South Korean ex-deputy spy chief sentenced to prison for diverting secret funds

Lee Jong-myeongA former deputy director of South Korea’s spy agency has been given a prison sentence for diverting funds from the agency’s clandestine operations budget, in order to aid South Korea’s disgraced former President, Lee Myung-bak, who has himself been sentenced to 15 years in prison.

Lee Jong-myeong served as third deputy director of South Korea’s National Intelligence Service (NIS) under the conservative administration of Lee Myung-bak. In 2013, Lee was succeeded by another conservative president, Park Geun-hye, who is currently serving a 25-year prison sentence for corruption. As intelNews has previously reported, several senior NIS officials, including three of its former directors, have been sentenced to prison for diverting agency funds to psychological operations aimed at preventing the election of liberal politicians.

Now the probe into the NIS’ illegal political activity has expanded to include the organization’s mid-level management, including Lee Jong-myeong. On Monday, the Seoul Central District Court found Lee guilty of spending nearly $500,000 from the NIS’ clandestine operations budget to discredit two liberal former presidents, Roh Moo-hyun and Kim Dae-jung. The goal of the campaign was to convince the South Korean electorate that a future liberal president would surrender the reigns of the country to North Korea.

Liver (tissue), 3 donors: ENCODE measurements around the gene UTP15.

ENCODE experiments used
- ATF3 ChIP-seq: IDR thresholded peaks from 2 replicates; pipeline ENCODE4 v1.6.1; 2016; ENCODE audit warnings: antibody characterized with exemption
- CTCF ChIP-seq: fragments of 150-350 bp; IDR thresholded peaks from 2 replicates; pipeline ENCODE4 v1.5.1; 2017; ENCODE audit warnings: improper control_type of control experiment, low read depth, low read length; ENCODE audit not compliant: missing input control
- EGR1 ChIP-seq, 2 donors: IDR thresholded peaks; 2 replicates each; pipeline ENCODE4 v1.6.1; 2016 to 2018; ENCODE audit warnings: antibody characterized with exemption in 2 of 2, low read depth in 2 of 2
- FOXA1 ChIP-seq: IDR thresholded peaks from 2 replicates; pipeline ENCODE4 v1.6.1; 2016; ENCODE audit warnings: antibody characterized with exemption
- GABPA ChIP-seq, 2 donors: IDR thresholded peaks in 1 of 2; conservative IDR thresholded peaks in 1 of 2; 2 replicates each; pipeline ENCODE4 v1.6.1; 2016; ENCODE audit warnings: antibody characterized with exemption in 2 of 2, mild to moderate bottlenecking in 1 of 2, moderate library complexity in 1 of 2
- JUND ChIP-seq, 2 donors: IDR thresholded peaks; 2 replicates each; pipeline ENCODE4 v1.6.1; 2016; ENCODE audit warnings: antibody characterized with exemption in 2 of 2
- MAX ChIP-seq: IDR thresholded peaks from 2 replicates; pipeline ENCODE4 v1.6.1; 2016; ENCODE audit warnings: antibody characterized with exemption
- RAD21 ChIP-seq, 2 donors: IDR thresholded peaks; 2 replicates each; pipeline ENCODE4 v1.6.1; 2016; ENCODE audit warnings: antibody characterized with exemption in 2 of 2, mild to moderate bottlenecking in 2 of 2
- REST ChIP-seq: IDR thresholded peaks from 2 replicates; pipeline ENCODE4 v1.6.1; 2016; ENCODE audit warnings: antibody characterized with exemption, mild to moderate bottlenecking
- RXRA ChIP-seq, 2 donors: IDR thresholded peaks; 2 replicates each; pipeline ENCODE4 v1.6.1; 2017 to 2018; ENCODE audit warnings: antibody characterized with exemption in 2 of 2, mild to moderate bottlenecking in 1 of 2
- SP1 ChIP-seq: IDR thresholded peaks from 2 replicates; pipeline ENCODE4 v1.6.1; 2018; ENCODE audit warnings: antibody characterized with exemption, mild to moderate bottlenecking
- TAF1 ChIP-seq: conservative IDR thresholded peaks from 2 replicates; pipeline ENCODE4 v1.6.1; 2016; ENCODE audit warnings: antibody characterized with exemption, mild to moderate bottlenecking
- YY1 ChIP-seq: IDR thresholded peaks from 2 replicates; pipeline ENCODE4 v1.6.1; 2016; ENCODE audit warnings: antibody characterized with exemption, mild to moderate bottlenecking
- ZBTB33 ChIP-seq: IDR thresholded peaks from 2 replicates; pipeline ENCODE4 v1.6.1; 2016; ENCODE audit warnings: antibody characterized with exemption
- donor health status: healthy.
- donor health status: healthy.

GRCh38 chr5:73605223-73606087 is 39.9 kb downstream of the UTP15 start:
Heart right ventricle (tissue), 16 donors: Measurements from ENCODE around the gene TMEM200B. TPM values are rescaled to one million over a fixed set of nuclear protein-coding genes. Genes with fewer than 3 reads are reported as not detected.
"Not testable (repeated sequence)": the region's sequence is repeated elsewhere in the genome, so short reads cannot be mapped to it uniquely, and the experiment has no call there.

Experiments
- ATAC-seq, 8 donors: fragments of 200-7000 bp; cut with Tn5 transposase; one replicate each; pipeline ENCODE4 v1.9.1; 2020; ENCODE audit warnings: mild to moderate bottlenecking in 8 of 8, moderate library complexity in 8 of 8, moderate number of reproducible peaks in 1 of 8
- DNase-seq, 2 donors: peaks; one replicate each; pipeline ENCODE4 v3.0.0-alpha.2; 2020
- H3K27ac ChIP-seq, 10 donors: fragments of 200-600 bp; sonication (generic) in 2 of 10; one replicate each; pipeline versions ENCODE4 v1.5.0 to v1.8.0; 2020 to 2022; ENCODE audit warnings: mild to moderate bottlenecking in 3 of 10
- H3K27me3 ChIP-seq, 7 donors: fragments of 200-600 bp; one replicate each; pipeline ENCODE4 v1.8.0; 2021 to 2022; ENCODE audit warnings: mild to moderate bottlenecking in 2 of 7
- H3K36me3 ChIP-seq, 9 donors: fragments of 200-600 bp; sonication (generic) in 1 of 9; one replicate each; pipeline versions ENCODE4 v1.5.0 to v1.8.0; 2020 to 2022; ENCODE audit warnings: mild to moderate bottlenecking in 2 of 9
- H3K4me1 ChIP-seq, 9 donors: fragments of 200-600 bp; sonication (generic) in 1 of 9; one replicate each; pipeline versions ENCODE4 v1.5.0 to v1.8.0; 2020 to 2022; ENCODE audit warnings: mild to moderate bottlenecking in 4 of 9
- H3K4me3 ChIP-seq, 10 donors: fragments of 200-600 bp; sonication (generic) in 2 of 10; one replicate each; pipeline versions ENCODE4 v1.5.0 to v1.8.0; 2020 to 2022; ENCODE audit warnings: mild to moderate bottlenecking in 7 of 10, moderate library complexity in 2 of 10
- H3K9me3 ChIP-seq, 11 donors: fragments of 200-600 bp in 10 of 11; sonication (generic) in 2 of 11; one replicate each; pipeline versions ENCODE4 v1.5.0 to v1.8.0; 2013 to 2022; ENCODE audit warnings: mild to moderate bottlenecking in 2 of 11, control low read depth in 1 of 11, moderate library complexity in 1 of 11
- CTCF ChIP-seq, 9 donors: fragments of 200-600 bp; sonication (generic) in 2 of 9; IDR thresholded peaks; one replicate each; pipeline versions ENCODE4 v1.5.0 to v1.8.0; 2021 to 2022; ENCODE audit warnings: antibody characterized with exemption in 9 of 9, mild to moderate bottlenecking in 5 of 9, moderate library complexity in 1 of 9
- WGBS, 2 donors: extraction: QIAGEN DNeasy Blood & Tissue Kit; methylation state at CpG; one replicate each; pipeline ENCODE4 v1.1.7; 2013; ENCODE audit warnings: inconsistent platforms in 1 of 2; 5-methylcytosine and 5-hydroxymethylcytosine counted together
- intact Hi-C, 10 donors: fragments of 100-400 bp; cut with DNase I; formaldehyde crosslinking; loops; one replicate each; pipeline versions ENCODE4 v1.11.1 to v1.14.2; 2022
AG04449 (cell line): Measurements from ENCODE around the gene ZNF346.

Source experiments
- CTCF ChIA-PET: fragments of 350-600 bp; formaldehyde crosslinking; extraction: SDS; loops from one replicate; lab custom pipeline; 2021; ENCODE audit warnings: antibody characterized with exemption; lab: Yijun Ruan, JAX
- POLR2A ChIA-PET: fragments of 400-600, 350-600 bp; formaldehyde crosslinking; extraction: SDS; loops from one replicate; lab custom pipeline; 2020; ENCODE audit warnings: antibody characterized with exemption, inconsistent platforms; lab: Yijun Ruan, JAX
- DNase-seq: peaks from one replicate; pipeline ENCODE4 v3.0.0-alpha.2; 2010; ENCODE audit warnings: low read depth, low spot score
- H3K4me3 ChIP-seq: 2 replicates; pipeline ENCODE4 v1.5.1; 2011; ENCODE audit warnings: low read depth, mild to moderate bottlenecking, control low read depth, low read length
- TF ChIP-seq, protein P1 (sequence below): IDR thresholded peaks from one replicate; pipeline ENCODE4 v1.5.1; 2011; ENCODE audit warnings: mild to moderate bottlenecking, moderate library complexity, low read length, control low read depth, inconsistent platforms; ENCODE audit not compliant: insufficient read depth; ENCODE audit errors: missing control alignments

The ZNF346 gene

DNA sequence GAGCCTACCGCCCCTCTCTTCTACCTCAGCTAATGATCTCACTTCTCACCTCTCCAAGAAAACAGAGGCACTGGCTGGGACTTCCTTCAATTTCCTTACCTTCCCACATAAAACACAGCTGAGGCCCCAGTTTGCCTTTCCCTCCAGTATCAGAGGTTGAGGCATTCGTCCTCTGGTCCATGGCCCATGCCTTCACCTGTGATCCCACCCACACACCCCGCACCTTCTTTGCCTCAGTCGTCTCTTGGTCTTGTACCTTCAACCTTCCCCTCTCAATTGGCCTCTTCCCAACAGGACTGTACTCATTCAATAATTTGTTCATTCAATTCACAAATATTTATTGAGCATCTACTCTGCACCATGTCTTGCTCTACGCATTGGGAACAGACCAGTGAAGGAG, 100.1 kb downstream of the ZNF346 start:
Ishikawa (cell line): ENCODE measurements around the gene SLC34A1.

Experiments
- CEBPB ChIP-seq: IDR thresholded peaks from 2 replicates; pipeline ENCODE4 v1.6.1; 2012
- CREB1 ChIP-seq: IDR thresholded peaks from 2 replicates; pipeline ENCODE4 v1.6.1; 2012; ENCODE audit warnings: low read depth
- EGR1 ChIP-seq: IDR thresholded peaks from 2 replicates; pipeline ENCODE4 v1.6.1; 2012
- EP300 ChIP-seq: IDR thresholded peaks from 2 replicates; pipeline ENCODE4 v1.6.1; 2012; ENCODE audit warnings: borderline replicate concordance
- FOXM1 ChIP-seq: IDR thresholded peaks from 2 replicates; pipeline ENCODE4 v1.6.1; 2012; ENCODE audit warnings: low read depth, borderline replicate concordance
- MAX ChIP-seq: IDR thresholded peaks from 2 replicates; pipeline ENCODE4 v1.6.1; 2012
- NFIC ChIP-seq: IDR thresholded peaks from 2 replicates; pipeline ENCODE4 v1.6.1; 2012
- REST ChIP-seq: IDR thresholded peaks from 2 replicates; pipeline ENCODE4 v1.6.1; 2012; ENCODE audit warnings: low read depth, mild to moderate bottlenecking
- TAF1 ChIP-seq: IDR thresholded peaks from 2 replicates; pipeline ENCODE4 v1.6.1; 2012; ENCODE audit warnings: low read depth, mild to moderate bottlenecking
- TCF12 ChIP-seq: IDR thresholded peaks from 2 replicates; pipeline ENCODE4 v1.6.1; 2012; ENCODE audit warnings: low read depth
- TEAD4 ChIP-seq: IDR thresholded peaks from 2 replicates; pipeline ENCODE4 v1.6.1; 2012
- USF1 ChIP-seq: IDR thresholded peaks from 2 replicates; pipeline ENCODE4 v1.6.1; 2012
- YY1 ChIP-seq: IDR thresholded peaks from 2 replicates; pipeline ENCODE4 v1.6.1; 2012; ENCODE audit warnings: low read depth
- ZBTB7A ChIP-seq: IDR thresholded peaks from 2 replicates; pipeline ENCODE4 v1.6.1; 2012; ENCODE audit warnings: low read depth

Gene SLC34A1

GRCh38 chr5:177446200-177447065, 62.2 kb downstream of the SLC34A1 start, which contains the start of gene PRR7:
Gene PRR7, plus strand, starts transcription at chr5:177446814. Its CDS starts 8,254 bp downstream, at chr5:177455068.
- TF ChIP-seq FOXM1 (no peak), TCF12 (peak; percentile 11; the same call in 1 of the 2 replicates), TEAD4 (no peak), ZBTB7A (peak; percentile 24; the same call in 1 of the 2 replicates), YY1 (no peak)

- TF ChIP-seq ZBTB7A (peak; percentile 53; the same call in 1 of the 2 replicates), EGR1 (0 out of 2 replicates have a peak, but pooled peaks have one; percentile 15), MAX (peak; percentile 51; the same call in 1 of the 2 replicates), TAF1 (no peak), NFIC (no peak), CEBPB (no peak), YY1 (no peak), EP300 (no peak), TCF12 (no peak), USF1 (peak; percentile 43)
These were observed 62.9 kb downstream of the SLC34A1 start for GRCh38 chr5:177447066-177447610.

These revelations have sparked a major overhaul of South Korea’s intelligence system, which some observers have described as the NIS’ “most dramatic shake-up in decades”. The government reportedly intends to prevent the NIS from having any domestic role, and to limit its operations to foreign targets. But some conservative politicians have accused the current administration of left-of-center president Moon Jae-in of “defanging” the NIS.

Author: Ian Allen | Date: 29 September 2020 | Permalink

Spanish high court broadens illegal wiretap probe to include senior politicians

Luis BárcenasA court in Spain has begun to examine the findings of a long-running probe into an illegal network that spied on people in return for payments, which almost certainly implicates senior figures in the former governing party. The probe focuses on what is known in Spain as the Gürtel case, which is described by observers as one of the most extensive corruption scandals in Spanish political history. It centers on an extensive network of tax evasion, bribery and money laundering, which brought together leading business executives, criminal kingpins, and senior politicians from Spain’s conservative Popular Party (PP).